23. ^ a b "YUTorah Online - The Techeiles Revolution: Archeology, Chemistry, Mesorah, Debate and More (Rabbi Hershel Schachter, Rabbi Aryeh Lebowitz, Rabbi Dr. David Shabtai, Rabbi Efrem Goldberg)". www.yutorah.org. Retrieved 2021-10-20.
  24. ^ Tomasz Sikora, “Color Symbolism in the Jewish Mysticism. Prolegomena” (Polish), Studia Judaica 12.2 (2003): 47.
  25. ^ a b c d e Shiyanthi Thavapalan, "Purple Fabrics and Garments in Akkadian Documents", Journal of Ancient Near Eastern History, 2018,
  26. ^ a b c d e f g h Efraim Vaynman, Tekhelet: Color Perception or Apprehension?
  27. ^ Robert Laird Harris, Gleason L. Archer and Bruce K. Waltke, Theological Wordbook of the Old Testament, (Chicago, 1980/2013) [TWOT] (CD-ROM), 2510.0.
  28. ^ a b Bava Metzia 61a-b; Menachot 40a-b
  29. ^ a b c d Baruch Sterman, Tekhelet Perception
  30. ^ Chullin 89a; similarly Menachot 43b, Sotah 17a, Sifre to Numbers 15:38; Numbers Rabbah 17:5
  31. ^ Numbers Rabbah 14:3; Jerusalem Talmud Brachot 1:2
  32. ^ Shabbat 99a; in Sifrei Bemidbar 115 the color is compared to both the sea and the night sky (ר' אלעזר בר"ש אומר, למה נקרא שמה תכלת ע"ש שנתכלו המצרים בבכורות. שנאמר ויהי בחצי הלילה וה' הכה כל בכור. ד"א על שם שכלו המצרים בים.)
  33. ^ Rashi, Bemidbar 15:41
  34. ^ Rashi to Brachot 9b: ירוק הוא וקרוב לצבע כרתי שקורין פור"ייש; the last word transliterates the French poireau
  35. ^ Staff, Biblical Archaeology Society (December 11, 2013). "Baruch and Judy Taubes Sterman Respond". Biblical Archaeology Society.
  36. ^ Sifrei, Bamidbar 115
  37. ^ Sterman, Baruch (January 26, 2016). "Wadi Murba'at Textiles The Authentic Tekhelet Discovery".
  38. ^ "The color 'techelet'". jpost.com.
  39. ^ James, Matthew et al, "High prestige Royal Purple dyed textiles from the Bronze Age royal tomb at Qatna, Syria", Antiquity 83:1109–1118 (2009)
  40. ^ Efraim Vaynman, A Testament to the True Tekhelet
  41. ^ Shabbat 26a
  42. ^ "Menachot 44a:2". www.sefaria.org.
  43. ^ "Shabbat 75a:5". www.sefaria.org.
  44. ^ Devarim Rabbah 7:11
  45. ^ Bava Metzia 61b
  46. ^ Menachot 42b
  47. ^ a b c Shabbat 75a
  48. ^ Avodah Zarah 28b
  49. ^ The term hilazon does not refer exclusive to the animal from which tekhelet was derived; for example, in Sanhedrin 91a it refers to a land snail.
  50. ^ The International Standard Bible Encyclopedia – Page 1057 Geoffrey W. Bromiley – 2007 "The most highly prized dye in the ancient world obtained from the secretions of four molluscs native to the eastern Mediterranean: helix ianthina, murex brandaris, murex trunculus, and purpura lapillus. Various shades could be produced"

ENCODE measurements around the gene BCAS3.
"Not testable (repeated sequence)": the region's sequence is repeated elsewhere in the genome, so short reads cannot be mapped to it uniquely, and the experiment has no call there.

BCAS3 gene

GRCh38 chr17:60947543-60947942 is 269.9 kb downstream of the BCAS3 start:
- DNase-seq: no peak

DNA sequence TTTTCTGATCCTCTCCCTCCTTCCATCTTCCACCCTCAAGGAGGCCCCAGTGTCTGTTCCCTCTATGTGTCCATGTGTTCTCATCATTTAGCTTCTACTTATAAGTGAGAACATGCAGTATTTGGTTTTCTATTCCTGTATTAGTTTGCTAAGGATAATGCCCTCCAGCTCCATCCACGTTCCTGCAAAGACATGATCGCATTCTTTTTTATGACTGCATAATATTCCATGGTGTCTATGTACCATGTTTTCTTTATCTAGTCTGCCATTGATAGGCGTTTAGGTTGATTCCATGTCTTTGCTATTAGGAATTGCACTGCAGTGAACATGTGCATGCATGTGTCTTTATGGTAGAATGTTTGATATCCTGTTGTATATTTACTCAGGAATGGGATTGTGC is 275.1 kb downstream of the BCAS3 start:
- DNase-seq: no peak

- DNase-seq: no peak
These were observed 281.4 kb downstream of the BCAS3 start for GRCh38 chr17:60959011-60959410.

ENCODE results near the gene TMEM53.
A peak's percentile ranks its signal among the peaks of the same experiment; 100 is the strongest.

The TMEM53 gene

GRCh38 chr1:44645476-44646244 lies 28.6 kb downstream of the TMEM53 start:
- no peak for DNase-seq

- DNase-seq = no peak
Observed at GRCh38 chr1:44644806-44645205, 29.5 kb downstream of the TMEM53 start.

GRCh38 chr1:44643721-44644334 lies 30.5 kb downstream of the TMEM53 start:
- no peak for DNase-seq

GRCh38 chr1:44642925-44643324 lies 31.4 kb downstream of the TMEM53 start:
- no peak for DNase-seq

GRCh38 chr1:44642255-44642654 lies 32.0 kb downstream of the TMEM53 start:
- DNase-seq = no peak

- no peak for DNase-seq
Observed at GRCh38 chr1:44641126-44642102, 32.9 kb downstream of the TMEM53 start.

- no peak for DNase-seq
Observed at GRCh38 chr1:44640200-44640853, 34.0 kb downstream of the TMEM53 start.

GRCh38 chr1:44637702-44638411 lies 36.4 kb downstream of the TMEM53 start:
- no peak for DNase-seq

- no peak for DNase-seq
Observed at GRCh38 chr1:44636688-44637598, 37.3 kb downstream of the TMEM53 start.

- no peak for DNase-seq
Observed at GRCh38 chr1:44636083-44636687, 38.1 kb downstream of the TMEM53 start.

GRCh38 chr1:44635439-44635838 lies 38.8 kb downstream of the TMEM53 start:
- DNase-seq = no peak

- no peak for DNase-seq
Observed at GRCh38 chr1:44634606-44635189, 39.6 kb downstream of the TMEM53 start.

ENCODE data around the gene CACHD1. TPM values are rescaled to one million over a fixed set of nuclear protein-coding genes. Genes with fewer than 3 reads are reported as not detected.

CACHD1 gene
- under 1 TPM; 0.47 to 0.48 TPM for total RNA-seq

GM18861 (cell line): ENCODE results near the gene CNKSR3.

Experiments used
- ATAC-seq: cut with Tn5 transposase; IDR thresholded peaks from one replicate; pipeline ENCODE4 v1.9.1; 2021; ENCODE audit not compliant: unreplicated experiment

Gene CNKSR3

51. ^ Hoffmann, Roald; Leibowitz, Shira (1997). Old wine, new flasks : reflections on science and Jewish tradition. New York: W. H. Freeman. ISBN 978-0716728993.
  52. ^ a b Hoffmann, Roald (April 19, 2012). "Indigo - A Story of Craft, Religion, History, Science and Culture". Special Collections & Archives Research Center Oregon State University Libraries. Retrieved 16 February 2015.
  53. ^ Sterman, Baruch; Taubes, Judy (2012). The rarest blue: the remarkable story of an ancient color lost to history and rediscovered. Guilford, Conn.: Globe Pequot Press. ISBN 978-0762782222.
  54. ^ Herzog, Isaac (1987). The Royal Purple and the Biblical Blue.
  55. ^ Hebrew Porphyrology
  56. ^ Robin Ngo (11 September 2013). "What Color Was Tekhelet?". Retrieved 20 January 2014. Decades after Herzog’s death, chemist Otto Elsner proved that murex dye could in fact produce a sky-blue color by exposing the snail secretions to ultraviolet rays during the dyeing process. Sky-blue Tzitzit, then, could be made with murex dye.
  57. ^ O. Elsner, "Solution of the enigmas of dyeing with Tyrian purple and the Biblical tekhelet", Dyes in history and Archaeology 10 (1992) p 14f.
  58. ^ Ramig, Keith, et al. (June 2015). "The nature of thermochromic effects in dyeings with indigo, 6-bromoindigo, and 6,6′-dibromoindigo, components of Tyrian purple". Dyes and Pigments. 117: 37–48. doi:10.1016/j.dyepig.2015.01.025. A more blue shade can be obtained if the reduced form of DBI, leuco-DBI, is exposed to sunlight whereupon it is debrominated. Then on oxidation, MBI and indigo are formed.
  59. ^ a b c d e f g h i j k l m n Epstein, Menachem. "Has Tekhelet been found?" (PDF). Hakirah: 175–176.
  60. ^ "Biblical era purple dye industry discovered in Haifa". The Jerusalem Post | JPost.com. Retrieved 2021-10-20.
  61. ^ "Snail – an Arabic word". arabic.fi. Retrieved 2021-10-20.
  62. ^ a b c d Singer, Ph.D, Mendel E. "Understanding the Criteria for the Chilazon". www.tekhelet.com. Retrieved 2021-10-20.{{cite web}}: CS1 maint: url-status (link)
  63. ^ Hellmann, Meir. Levush Haaron. p. 20.
  64. ^ Shabbat 75a
  65. ^ a b "Ask Ptil Tekhelet". Ptil Tekhelet. Retrieved 2021-10-20.
  66. ^ As quoted by Raavyah; the wording is not present in contemporary texts of the Jerusalem Talmud
  67. ^ "About Us". Techeiles Chabura. Retrieved 2021-10-20.
  68. ^ "Megillah 6a:7". www.sefaria.org.
  69. ^ a b c d e Halakhic aspects of reviving the ritual tekhelet dye
  70. ^ [1]
  71. ^ a b "Techeles Hachodosh - Rabbi Reisman". Techeiles Chabura. Retrieved 2021-10-20.
  72. ^ Mishneh Torah Shabbat 10:20
  73. ^ Mishneh Torah Hilchot Tzitzit 2:2
  74. ^ "Menachot 42b:10". www.sefaria.org.
  75. ^ P'til T'khelet, p.168
  76. ^ Herzog, p.71
  77. ^ Kitrossky, Levi. "Do We Know Tekhelet?" (PDF).
  78. ^ "Bamidbar Rabbah 17:5". www.sefaria.org.
  79. ^ "Sifrei Devarim 354:7". www.sefaria.org.
  80. ^ Joseph B. Soloveitchik, Shiurim lezecher abba mori, "Shnei sugei mesoret" (p. 249)
  81. ^ "Yevamot 13b:17". www.sefaria.org.
  82. ^ קונטרס המכתבים
  83. ^ "לא תתגודדו בלבישת תכלת". דין - שאל את הרב. March 9, 2017.
  84. ^ "Ginat Egoz - גנת אגוז".
  85. ^ a b c Schachter, Rabbi Hershel. "Using Tekhelet in Tzizit" (PDF): 51–62. {{cite journal}}: Cite journal requires |journal= (help)
  86. ^ "Menachot 39a:10". www.sefaria.org.
  87. ^ Simmons, Rabbi Shraga. Tallit stripes
  88. ^ "Zivei Eretz Yehudah" (1860), Ludwig August von Frankl.
  89. ^ Frankel, Ellen; Teutsch, Betsy Platkin (1992). The Encyclopedia of Jewish Symbols. Rowman & Littlefield. ISBN 9780876685945.